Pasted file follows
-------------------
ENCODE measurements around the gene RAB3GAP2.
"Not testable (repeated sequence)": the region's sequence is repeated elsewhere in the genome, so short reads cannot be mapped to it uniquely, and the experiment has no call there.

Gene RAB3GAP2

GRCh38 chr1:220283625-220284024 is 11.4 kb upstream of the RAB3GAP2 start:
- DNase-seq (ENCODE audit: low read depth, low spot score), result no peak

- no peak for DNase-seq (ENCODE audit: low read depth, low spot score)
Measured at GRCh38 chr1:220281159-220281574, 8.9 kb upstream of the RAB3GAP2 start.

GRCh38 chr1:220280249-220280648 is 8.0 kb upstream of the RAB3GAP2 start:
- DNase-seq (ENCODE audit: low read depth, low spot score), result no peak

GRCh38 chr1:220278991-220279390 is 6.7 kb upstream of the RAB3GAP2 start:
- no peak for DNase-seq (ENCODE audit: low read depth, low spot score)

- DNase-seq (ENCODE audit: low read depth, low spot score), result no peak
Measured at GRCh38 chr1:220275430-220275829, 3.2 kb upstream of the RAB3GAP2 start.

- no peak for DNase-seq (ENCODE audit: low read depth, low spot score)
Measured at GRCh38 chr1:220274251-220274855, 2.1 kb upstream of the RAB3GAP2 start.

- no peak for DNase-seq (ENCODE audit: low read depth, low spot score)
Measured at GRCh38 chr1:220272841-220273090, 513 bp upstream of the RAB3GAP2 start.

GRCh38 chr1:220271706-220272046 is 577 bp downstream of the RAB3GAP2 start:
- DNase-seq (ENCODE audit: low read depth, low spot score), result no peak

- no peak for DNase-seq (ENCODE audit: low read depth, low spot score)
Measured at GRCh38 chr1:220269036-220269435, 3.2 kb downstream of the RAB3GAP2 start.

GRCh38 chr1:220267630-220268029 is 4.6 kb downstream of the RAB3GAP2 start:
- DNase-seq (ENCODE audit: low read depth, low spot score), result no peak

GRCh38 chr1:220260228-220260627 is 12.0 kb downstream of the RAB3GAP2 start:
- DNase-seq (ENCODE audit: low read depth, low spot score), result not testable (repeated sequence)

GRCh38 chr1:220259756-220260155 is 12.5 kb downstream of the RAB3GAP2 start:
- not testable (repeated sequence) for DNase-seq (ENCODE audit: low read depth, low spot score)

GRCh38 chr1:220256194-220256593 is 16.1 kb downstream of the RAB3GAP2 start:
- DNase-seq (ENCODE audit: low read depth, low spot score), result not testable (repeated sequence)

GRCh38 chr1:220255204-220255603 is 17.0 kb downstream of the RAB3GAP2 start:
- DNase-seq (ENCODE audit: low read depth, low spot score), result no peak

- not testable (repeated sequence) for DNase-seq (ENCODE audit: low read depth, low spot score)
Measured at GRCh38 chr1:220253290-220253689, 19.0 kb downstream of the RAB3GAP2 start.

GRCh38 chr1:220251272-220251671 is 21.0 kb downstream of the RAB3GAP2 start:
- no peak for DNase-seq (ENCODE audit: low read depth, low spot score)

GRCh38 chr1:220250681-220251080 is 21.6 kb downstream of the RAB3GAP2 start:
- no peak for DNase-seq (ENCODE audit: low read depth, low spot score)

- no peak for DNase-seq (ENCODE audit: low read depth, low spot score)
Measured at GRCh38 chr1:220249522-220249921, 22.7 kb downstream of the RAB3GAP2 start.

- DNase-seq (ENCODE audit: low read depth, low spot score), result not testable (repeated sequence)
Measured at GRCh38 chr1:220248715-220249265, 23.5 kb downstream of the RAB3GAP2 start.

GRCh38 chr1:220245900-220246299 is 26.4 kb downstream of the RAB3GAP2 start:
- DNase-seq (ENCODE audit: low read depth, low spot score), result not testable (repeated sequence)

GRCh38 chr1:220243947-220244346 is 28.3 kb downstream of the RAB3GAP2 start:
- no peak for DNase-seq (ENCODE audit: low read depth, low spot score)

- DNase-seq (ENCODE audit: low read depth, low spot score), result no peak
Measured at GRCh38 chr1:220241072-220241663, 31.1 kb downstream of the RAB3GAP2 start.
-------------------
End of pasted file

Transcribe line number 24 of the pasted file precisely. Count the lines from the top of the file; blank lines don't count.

GRCh38 chr1:220260228-220260627 is 12.0 kb downstream of the RAB3GAP2 start: